Posted by: David Nickol | Jul 20, 2012 4:49:30 PM

I highly recommend Charles' 2008 article in the Journal of Medicine and Philosophy, "Common Ground on Surgical Abortion." In it, he finds common ground with Singer and does so with complete integrity and with some pretty insightful arguments. I look forward to reading the book.

Posted by: Francis J. Beckwith | Jul 21, 2012 2:27:51 PM

Every philosopher should know that in order to find the truth, you must begin at the beginning. Truth begets truth until you add a false assumption, which is why, just like the cast of characters in The Emperor's New Clothes, one cannot find common ground in regards to abortion, without calling that which is true, a lie, if one does not recognize the Truth of the Sanctity of every Human Life from The Beginning.

Posted by: N.D. | Jul 22, 2012 11:42:32 AM

It's your blog, but don't you think it's the better practice to note that you've deleted a bunch of posts and why? Otherwise, how can commenters understand the line you draw between acceptable comments and non-acceptable. I could understand not bothering with this if a comment was just an obscenity filled rant, but none of the vanished comments I saw fit that bill.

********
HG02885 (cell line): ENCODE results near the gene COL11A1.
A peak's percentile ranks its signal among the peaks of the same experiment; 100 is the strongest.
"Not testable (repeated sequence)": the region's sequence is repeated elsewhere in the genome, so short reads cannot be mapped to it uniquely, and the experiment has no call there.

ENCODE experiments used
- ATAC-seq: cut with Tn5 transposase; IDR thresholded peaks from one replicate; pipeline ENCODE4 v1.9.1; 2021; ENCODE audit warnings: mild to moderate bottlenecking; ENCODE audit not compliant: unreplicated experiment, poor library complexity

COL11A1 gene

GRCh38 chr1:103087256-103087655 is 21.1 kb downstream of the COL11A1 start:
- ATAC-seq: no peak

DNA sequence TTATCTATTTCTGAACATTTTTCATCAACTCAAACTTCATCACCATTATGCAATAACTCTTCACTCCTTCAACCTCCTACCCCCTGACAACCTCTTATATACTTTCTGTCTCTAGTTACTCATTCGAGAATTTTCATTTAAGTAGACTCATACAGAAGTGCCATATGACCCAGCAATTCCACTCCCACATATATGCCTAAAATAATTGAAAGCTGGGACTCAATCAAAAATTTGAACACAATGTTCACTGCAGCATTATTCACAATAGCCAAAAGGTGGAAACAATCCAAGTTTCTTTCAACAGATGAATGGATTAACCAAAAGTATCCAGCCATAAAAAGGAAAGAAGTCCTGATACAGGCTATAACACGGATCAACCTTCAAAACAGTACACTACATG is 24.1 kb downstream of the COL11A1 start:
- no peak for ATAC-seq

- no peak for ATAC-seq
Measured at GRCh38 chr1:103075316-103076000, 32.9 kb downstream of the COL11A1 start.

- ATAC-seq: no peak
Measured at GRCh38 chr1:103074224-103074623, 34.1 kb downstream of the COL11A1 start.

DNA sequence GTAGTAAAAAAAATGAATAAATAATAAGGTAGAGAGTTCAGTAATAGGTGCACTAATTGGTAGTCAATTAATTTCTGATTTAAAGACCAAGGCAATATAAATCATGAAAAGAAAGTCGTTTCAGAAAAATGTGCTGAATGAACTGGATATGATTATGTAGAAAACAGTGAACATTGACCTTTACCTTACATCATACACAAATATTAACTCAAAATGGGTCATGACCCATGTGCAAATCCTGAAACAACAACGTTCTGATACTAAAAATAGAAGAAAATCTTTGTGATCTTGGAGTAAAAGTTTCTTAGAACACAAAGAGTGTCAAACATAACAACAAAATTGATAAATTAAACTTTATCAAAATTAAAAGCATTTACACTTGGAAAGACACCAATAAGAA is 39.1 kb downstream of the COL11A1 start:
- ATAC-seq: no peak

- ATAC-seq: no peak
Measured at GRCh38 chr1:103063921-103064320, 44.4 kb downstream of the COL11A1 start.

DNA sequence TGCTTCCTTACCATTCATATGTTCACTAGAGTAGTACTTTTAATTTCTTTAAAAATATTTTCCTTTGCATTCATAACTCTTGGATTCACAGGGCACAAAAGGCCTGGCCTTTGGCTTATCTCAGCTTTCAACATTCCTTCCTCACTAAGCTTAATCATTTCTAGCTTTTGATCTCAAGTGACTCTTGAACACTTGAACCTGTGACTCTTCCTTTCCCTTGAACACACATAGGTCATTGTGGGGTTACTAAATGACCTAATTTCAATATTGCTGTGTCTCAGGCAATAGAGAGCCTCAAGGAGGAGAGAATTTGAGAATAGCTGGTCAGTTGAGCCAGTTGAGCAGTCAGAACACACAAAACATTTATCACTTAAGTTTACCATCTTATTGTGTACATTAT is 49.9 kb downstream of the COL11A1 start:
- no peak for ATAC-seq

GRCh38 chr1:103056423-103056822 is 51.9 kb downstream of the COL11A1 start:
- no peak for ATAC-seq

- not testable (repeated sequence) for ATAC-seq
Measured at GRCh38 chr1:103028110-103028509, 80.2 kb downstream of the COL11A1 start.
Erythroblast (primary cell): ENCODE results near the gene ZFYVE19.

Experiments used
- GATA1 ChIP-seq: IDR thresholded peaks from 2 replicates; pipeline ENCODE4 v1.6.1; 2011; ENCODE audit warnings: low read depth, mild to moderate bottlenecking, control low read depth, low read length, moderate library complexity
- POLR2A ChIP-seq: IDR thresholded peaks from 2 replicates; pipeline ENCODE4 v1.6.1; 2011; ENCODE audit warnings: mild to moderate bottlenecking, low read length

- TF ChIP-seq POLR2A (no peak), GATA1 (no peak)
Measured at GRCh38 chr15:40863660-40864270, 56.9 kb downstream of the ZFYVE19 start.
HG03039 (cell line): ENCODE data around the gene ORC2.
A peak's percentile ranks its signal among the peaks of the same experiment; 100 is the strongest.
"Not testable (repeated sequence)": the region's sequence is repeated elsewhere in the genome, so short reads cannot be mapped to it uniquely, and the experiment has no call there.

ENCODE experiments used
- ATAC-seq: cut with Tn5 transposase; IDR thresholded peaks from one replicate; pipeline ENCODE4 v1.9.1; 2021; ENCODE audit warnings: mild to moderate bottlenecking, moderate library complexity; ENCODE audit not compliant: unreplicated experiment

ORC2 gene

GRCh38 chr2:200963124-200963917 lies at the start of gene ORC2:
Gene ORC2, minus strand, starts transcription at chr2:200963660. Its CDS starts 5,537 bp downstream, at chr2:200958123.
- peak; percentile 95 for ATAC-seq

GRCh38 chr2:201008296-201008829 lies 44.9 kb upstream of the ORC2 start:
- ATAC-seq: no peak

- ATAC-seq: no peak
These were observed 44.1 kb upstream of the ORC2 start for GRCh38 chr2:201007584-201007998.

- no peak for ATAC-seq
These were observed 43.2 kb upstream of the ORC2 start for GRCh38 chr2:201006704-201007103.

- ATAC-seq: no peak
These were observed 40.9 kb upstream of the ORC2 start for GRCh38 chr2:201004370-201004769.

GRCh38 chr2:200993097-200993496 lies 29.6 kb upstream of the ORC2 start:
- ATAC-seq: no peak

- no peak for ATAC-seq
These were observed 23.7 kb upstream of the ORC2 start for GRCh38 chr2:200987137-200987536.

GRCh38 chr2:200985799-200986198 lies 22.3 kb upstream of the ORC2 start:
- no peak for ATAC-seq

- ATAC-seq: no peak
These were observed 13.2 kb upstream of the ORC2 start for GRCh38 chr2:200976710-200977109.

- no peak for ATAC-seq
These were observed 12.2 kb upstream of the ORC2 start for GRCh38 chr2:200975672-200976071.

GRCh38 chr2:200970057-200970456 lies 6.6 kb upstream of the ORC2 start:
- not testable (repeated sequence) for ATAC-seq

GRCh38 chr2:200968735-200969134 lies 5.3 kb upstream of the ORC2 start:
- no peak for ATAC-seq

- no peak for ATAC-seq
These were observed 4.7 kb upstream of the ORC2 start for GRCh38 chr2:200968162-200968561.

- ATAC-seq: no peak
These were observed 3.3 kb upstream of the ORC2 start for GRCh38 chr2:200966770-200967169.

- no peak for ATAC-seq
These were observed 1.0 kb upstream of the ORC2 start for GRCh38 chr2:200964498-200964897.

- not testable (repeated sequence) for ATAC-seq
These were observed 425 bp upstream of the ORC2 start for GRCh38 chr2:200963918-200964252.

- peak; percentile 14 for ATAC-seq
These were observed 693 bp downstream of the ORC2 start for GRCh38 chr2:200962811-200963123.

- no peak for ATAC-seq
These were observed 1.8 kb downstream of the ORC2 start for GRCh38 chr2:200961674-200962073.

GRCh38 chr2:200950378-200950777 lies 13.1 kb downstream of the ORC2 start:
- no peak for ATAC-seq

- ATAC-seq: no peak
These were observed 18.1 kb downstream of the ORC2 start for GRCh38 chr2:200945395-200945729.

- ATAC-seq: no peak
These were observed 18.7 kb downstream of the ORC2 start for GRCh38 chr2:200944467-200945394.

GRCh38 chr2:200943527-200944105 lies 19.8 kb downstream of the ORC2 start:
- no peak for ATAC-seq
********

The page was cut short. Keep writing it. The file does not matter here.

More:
Posted by: WmBrennan | Jul 23, 2012 10:54:02 AM

Perhaps it was your reference to Robby George? The only comment of mine to be deleted (to date) included a critical swipe at George's partisanship ...

Posted by: WmBrennan | Jul 23, 2012 12:39:29 PM

I am wondering why my statement regarding the fact that it is only logical to assume that every son or daughter of a Human Individual (definition of person) is a Human Individual (definition of person) and thus CREATED equal in Dignity while being complementary as male and female, was considered an inappropriate comment in a discussion about a book that debates whether it is true that every son and daughter of a Human Person has an inherent Right to be treated with Dignity and respect?

Posted by: N.D. | Jul 23, 2012 12:58:27 PM

A Human Person who recognizes the self-evident truth, and thus the universal truth, that every Human Person has been created equal in Dignity, while being complementary as male and female, is not being partisan.

Posted by: N.D. | Jul 23, 2012 1:06:14 PM

I deleted several comments, not because of the (silly) reason imagined by WmBrennan, but because they were, in my view, inappropriate and unproductive. I meant to "publicize" this fact but -- I confess! -- I was busy with my new baby and forgot.

Posted by: Rick Garnett | Jul 23, 2012 3:30:30 PM

Oh sure, blame the baby ...

(I kid re your kid.)

Posted by: WmBrennan | Jul 23, 2012 5:17:46 PM

WmBrennan: =-)

I had to delete a few more nasty comments, BTW.

Posted by: Rick Garnett | Jul 23, 2012 8:30:13 PM

Thank you for deleting those comments that were not appropriate for a blog that serves to Mirror Justice, Professor Garnett. God Bless your family and welcome baby John Joseph Garnett!